Last: St. Sebastian, Milwaukee 24% (1,128/4,669)

District 13 [6 pp. pdf] (Milwaukee County - Near north and lower eastside)
First: Old S. Mary 88% (1,032/1,174)
Second: Church of the Gesu 58% (1,834/3,151)
Fourth: Cathedral of St. John 55% (941/1,718)
Last: SS. Peter and Paul 29% (606/2,120)

District 14 [6 pp. pdf] (Milwaukee County - Near south side)
First: St. Anthony 144% [!] (1,906/1,323)
Second: St. Adalbert 74% (2,929/3,941)
Last: Our Lady of Guadalupe 24% (411/1,720)

District 15 [6 pp. pdf] (Milwaukee County - Far southeast side)
First: Our Lady Queen of Peace, Milwaukee 66% (950/1,446)
Last: St. John Kanty, Milwaukee 18% (242/1,353)

District 16 [6 pp. pdf] (Milwaukee County - Southwest)
First: (tie) St. John the Evangelist, Greenfield 57% (1,742/3,038)
First: (tie) Immaculate Heart of Mary, West Allis 57% (925/1,627)
Last: St. Alphonsus, Greendale 27% (2,365/8,817)

Update: The report of the recent renovation of All Saints Church said,
Church attendance and membership are up at the 560-family parish. So are Sunday collections. So are contributions to the building fund, which has raised about $430,000 in cash and pledges, said Father Carl Diederichs, the pastor who energized the renovation effort.

They might be, but the District 13 report says Mass attendance was 40% (441/1,103), and the 441 total attendance was less than the church's capacity of 500 (1,500 total at three Sunday Masses).

Legal immigration nearly impossible, says attorney

Sam Lucero
recently participated in a border immersion experience in El Paso, Texas, hosted by Maryknoll Lay Missioners.

and then reported in our Catholic Herald. Why "nearly impossible"?
According to Laura Talamantes, an attorney for the Diocesan Migrant & Refugee Services, Inc., a nonprofit legal clinic supported by the Diocese of El Paso, application fees for legal residency increased in July, from $325 to around $900.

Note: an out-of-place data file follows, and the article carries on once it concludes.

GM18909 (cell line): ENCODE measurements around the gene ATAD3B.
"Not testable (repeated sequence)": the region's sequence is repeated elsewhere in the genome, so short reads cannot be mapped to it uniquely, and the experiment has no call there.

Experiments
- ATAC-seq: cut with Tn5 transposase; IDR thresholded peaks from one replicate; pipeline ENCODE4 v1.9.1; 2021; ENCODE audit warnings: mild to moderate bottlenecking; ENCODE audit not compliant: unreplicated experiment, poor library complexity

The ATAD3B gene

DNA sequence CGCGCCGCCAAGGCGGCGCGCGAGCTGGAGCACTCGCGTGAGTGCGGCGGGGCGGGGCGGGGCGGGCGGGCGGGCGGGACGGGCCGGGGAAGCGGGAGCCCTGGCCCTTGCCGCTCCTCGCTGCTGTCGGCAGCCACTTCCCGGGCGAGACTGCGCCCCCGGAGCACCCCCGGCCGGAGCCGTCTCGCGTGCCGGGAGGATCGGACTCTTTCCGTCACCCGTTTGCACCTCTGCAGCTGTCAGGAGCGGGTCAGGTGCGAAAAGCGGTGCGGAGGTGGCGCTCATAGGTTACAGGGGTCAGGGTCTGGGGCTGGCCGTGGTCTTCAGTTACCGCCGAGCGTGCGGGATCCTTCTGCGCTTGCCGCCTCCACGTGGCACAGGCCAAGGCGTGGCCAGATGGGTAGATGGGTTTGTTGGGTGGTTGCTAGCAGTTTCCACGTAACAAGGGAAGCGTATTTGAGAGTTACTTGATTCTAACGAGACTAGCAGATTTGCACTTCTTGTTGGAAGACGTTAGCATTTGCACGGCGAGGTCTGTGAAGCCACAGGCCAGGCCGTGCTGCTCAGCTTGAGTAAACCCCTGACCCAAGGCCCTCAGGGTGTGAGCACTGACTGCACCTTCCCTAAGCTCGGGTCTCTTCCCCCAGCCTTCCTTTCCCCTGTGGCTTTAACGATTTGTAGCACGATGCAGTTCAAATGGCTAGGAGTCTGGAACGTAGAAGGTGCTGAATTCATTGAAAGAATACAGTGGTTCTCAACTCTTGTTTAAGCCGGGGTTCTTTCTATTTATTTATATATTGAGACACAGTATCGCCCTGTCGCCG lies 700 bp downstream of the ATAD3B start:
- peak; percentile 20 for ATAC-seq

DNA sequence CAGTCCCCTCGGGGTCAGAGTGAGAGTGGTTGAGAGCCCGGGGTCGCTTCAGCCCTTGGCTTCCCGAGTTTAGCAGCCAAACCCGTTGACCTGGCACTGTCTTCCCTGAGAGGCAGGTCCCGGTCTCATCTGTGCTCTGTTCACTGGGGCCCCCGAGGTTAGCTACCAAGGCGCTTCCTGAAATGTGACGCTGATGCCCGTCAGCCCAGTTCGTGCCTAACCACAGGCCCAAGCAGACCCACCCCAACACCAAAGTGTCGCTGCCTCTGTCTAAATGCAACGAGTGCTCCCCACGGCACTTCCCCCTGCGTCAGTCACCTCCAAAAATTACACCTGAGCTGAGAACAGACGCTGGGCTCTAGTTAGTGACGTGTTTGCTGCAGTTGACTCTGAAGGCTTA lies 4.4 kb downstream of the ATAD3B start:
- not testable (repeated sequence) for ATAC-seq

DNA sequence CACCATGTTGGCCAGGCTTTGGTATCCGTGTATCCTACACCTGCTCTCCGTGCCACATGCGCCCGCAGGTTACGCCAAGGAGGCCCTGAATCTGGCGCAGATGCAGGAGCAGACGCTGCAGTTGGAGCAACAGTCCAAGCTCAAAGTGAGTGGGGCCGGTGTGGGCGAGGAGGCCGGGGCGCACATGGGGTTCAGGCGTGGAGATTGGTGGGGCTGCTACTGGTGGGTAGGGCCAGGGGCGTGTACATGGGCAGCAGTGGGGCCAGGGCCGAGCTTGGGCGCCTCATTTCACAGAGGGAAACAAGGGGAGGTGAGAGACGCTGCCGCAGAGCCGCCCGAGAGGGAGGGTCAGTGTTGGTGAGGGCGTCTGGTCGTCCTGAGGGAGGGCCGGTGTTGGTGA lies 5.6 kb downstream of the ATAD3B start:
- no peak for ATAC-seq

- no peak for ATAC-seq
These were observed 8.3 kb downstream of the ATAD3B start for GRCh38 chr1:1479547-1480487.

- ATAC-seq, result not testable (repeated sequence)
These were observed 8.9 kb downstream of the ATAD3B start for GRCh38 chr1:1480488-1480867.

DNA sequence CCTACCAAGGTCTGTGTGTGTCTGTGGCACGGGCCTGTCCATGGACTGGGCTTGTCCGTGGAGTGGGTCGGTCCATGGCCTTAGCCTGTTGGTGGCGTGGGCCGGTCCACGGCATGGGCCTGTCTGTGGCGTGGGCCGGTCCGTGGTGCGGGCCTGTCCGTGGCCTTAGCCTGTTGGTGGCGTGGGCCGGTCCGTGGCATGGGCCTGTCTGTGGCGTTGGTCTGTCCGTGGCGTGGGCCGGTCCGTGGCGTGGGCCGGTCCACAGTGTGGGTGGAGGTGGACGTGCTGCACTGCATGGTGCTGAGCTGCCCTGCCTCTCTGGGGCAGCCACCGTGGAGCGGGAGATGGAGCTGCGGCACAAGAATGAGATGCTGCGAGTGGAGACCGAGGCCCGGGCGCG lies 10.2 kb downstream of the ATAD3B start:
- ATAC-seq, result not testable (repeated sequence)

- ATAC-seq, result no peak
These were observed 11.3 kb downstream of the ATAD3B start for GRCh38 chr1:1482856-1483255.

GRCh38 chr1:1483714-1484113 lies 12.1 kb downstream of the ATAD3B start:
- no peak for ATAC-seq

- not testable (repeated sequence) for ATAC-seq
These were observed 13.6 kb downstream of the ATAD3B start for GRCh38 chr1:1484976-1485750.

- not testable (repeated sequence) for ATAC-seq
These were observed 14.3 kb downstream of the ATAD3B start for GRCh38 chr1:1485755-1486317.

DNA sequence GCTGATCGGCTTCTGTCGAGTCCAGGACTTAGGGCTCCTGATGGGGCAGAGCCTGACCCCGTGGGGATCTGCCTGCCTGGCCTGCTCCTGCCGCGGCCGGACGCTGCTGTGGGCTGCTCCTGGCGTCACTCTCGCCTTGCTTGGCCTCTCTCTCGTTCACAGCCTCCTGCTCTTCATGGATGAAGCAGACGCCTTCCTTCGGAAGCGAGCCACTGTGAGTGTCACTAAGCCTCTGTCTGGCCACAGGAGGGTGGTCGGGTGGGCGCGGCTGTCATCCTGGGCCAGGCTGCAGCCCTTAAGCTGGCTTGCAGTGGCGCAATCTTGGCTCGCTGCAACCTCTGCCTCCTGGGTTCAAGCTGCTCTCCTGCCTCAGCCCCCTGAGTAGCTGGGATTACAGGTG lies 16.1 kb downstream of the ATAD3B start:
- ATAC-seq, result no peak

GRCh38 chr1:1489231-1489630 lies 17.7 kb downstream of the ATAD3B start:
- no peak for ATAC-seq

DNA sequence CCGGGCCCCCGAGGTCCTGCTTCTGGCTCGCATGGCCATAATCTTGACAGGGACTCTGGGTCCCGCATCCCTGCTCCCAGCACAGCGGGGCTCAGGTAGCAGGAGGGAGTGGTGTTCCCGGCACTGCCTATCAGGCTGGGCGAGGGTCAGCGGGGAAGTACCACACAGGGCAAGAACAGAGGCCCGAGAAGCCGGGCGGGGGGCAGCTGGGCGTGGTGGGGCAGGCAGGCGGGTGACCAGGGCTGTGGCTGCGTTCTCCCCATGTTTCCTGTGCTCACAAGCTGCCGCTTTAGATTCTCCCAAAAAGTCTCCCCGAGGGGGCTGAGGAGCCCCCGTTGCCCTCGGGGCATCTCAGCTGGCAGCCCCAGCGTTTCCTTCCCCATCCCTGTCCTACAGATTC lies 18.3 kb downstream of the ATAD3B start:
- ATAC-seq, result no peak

“For our clients, we’re concerned that they will not be able to afford the application fees,” she said.

Is it harder to scrape up than, say, the cost of passage here from Europe in the 1840s?

P.S. I notice the web site for Diocesan Migrant & Refugee Services, Inc. is English Only.

Thursday, August 23, 2007

Implementation Commission Report 2005-06

While I find it difficult to get information about St. Al's by asking, sometimes I come upon information elsewhere. A page on Archdiocese of Milwaukee Planning links to Resources that include the 2006 Implementation Commission Responses. If you don't know your parish's district you can find it on the alphabetic list of Parish Codes Clusters [6 pp. pdf]. For example, St. Al's is in District 16.

The District 16 Implementation Commission Report 2005-06 is mostly boilerplate contained in every district's report. The data is on page 4. St. Al's had an Average Mass Attendance of 27% of Registered Members (2,365/8,817). This ranked 15th out of 16 parishes in the District. The only parish with a lower percentage was St. Mary Help of Christians at 26%. Not long after, it closed.

The neighboring St. John the Evangelist parish had 57% attendance (1,742/3,038), highest in the district. It has about three-fourths as many people as Sunday Mass, compared to St. Al's, even though St. Al's has almost three times as many members. I notice they serve this almost as large an active membership with only two people in non-school paid staff positions, compared to St. Al's six.

You might have noticed Rev. Alan Jurkus is already listed as Pastor, though he technically has not yet been installed as such. I also made inquiry, without success, how his former parish, St. Monica, had been doing. The data is on page 4 of the District 11 Report [6 pp. pdf]. It was last in the District, with 21% attendance (1,419/6,773), even lower than St. Al's.

Ecumenism definitely alive and well

Bishop Richard J. Sklba in the "Herald of Hope" column in our Catholic Herald discusses the recent Vatican Document on the nature of the Church.
In an age of all-too-easy popular slippage from one Christian tradition to another, almost as if it didn’t matter and all were equal and alike, the question of denominational loyalty and conviction is important.

Christian traditions are not all equal, he indicates. If pressed, he will agree that Catholic Church is the one true church.
We Catholics not only see ourselves as a church, but we also claim to be Christ’s church in the sense that we believe that we possess all the essential elements instituted by Christ for his church: Word and Sacrament, east and west, with so many different spiritualities (Franciscan, Dominican, Ignatian, Carmelite, etc.).